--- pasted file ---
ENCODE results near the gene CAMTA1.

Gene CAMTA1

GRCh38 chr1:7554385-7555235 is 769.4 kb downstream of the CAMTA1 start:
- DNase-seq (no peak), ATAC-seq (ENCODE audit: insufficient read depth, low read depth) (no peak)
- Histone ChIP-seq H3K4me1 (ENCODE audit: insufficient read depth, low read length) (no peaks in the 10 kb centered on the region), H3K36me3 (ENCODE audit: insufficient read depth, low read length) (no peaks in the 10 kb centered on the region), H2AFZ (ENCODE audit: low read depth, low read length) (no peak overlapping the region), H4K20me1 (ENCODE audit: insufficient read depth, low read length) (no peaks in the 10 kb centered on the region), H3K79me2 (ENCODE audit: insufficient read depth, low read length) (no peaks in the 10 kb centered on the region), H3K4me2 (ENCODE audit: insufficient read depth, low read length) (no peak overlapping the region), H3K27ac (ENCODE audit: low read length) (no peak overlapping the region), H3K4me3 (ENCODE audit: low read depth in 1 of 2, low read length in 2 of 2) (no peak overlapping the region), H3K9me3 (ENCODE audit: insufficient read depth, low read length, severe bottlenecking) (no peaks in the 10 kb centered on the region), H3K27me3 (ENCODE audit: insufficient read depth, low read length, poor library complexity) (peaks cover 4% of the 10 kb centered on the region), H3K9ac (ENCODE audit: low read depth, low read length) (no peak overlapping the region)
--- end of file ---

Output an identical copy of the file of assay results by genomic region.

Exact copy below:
ENCODE results near the gene CAMTA1.

Gene CAMTA1

GRCh38 chr1:7554385-7555235 is 769.4 kb downstream of the CAMTA1 start:
- DNase-seq (no peak), ATAC-seq (ENCODE audit: insufficient read depth, low read depth) (no peak)
- Histone ChIP-seq H3K4me1 (ENCODE audit: insufficient read depth, low read length) (no peaks in the 10 kb centered on the region), H3K36me3 (ENCODE audit: insufficient read depth, low read length) (no peaks in the 10 kb centered on the region), H2AFZ (ENCODE audit: low read depth, low read length) (no peak overlapping the region), H4K20me1 (ENCODE audit: insufficient read depth, low read length) (no peaks in the 10 kb centered on the region), H3K79me2 (ENCODE audit: insufficient read depth, low read length) (no peaks in the 10 kb centered on the region), H3K4me2 (ENCODE audit: insufficient read depth, low read length) (no peak overlapping the region), H3K27ac (ENCODE audit: low read length) (no peak overlapping the region), H3K4me3 (ENCODE audit: low read depth in 1 of 2, low read length in 2 of 2) (no peak overlapping the region), H3K9me3 (ENCODE audit: insufficient read depth, low read length, severe bottlenecking) (no peaks in the 10 kb centered on the region), H3K27me3 (ENCODE audit: insufficient read depth, low read length, poor library complexity) (peaks cover 4% of the 10 kb centered on the region), H3K9ac (ENCODE audit: low read depth, low read length) (no peak overlapping the region)